A representative sample of 1,554 adults participated in telephone interviews designed to examine their opinions on open adoption, adopteess search for their birthparents and adoption in the context of welfare reform and teenage pregnancy. Among the key findings were that overall, most Americans hold a favorable opinion of adoption as an institution; however, some skepticism did exist. Less educated individuals were more critical of adoption than more educated individuals were. Men were less supportive than women and African Americans were less supportive than Caucasians. Regarding open adoption, most respondents think it is a good idea in only a limited number of cases.
7. Ryburn, M.; McCaulay, D.; and Powell, J. "Public Attitudes to Post-Adoption Contact." Adoption and Fostering v 21, n 4 (1997/98): 57-9.
One hundred and fifty households were randomly sampled and asked whether they strongly approved, tended to approve, tended to disapprove, or strongly disapproved of open adoption. Sixty-six percent of the respondents approved of or tended to approve of post-adoption contact. No significant differences were found when age, gender, ethnicity, and personal knowledge of an adoptee were controlled for in the survey sample. A large majority of the sample, 74 percent, felt that adopted people would want to search for their birthparents. Respondents with dependent children were more likely to hold that view.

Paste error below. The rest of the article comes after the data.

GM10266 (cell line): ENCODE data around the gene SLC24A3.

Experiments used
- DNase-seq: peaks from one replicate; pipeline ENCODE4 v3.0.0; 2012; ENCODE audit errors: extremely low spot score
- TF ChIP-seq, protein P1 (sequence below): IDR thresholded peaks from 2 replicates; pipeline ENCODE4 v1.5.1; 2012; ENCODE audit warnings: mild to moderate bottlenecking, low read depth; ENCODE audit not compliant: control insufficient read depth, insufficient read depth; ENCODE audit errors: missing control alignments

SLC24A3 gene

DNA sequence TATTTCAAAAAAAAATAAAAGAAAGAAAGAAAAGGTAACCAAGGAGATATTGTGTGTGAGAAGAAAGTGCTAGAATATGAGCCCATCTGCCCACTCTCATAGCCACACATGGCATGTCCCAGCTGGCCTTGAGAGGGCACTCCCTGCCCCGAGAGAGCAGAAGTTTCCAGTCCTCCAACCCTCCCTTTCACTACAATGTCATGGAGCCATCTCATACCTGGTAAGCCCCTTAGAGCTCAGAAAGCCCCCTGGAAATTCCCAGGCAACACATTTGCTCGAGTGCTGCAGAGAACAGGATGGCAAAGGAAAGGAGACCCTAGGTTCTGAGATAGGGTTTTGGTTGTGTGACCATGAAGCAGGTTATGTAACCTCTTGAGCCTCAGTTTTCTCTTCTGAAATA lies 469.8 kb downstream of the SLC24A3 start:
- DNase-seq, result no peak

8. Hughes, B. "Openness and Contact in Adoption: A Child-Centered Perspective." British Journal of Social Work v 25 (1995): 729-47.
The findings of a study of the views of 30 British birthparents are presented. The women (N=28) and men (N=2) had placed their children prior to the acceptance of openness. In general, the majority of the participants responded positively to the ideal of openness in adoption. However, the responses were not as positive when asked if they would have preferred to place their child in an open adoption. They expressed concern for themselves, concern for the child, and concern for the adoptive parents.
The majority of the respondents also reported that, in principle, access to information about the adoptive parents and about the childs progress in the family was a positive approach. When the principle was applied to their individual situations, their views remained consistent.